Sunday 5 August 2012

Fruit tasting

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I feel a series of posts on Nigerian food coming on!

One of my flatmates, Abbe, brought home an interesting fruit from the market. I’d seen these before but this was my first opportunity to eat it. The locals call them “sour sop”, although they are in fact very sweet and very juicy. The skins look horrid, avocado greenish in colour, with soft darkish spikes pitting the surface, but the inside the fruit is white with large black seeds, which I assume should not be eaten. My other flat mate< Candace,  decided she liked this fruit but for me it has the same ingredient of taste that many tropical fruits have, and which I don’t like. Guavas have it, noni have it, and sour sops have it. I can drink guava juice once processed so there must be some chemical reaction that takes place when the juice is processed that eliminates the taste. As with all new foods I always give them a try, and I can understand why folks love them, they are so juicy and in such a hot climate a sweet juicy fruit is a lovely thing to have.

Having tasted it and disliked it, the botanist in me then comes out and I have to find out what the proper botanical name is. My botanical skills are clearly still in  tact as I felt sure upon seeing the inside of the sour sop that it was like a custard apple. With a bit of investigation I find they are the same genus Annona. The sour sop is Annona Muricata, and the custard apple is Annona Reticulata, and the sugar pineapple, which I called a custard apple for want of its proper name all through my time in India, is Annona Squamosa . Small world!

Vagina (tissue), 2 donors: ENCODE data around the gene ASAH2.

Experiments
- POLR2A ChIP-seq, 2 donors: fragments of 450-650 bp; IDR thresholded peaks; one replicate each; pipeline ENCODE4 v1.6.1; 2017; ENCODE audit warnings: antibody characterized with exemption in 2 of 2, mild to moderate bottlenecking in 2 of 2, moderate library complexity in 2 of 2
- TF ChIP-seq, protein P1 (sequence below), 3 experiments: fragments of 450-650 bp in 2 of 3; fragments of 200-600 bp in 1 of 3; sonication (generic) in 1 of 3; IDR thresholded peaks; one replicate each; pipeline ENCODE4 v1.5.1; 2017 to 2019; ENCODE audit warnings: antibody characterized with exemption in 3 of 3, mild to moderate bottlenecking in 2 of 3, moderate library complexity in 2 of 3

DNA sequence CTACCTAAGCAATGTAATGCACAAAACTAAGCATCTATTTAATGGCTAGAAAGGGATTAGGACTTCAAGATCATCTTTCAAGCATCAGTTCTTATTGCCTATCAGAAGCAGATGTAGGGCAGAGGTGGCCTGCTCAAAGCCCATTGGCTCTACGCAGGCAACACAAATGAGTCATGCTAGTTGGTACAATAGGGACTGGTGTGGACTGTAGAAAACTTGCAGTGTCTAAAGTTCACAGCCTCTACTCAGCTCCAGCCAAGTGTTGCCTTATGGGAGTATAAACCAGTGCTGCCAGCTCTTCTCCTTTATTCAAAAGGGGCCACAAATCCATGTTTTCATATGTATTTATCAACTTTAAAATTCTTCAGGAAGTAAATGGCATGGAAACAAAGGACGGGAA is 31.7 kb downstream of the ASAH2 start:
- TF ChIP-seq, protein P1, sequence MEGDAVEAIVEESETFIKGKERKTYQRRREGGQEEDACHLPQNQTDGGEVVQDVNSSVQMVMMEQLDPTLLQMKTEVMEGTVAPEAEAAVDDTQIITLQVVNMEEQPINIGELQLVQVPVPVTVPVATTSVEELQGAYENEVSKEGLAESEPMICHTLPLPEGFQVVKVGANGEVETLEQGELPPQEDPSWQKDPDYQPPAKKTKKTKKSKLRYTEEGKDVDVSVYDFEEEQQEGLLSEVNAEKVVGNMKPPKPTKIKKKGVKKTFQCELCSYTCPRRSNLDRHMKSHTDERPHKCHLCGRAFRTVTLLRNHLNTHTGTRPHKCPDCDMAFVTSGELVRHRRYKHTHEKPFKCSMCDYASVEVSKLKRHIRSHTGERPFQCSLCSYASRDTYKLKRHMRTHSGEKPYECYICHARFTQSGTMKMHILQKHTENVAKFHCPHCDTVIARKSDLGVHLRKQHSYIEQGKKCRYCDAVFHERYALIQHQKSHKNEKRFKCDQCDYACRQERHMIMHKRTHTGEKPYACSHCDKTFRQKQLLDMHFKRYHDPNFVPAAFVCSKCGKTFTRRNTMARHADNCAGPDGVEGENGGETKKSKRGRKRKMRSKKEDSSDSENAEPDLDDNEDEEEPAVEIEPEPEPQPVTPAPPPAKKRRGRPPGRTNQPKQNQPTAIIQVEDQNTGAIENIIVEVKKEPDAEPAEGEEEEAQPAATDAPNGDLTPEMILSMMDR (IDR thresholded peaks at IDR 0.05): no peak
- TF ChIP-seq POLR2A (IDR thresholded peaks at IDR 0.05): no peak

Further investigation indicates there is definitely something about this botanical family, the Annonaceae,  as pawpaw which I also do not like belong here in the genus Asimina and perfumery uses another member Cananga odorata (ylang-ylang) which I also do not like.

I remember many years ago getting a freebie from a perfumery company client. It was a cluster map of the various woman’s perfumes, grouping them according to like perfume notes and constituents.  I need to find a similar one for tastes! A very similar fruit ,which was popular on some of the South Pacific islands we visited on the Soren Larsen, was noni. I didn't like that one either. I checked its botanical classification out thinking it might be within the same grouping, but it is not. However, I am shocked to learn that it is related to coffee, both members of the Rubiaceae! No wonder my body says yuck!

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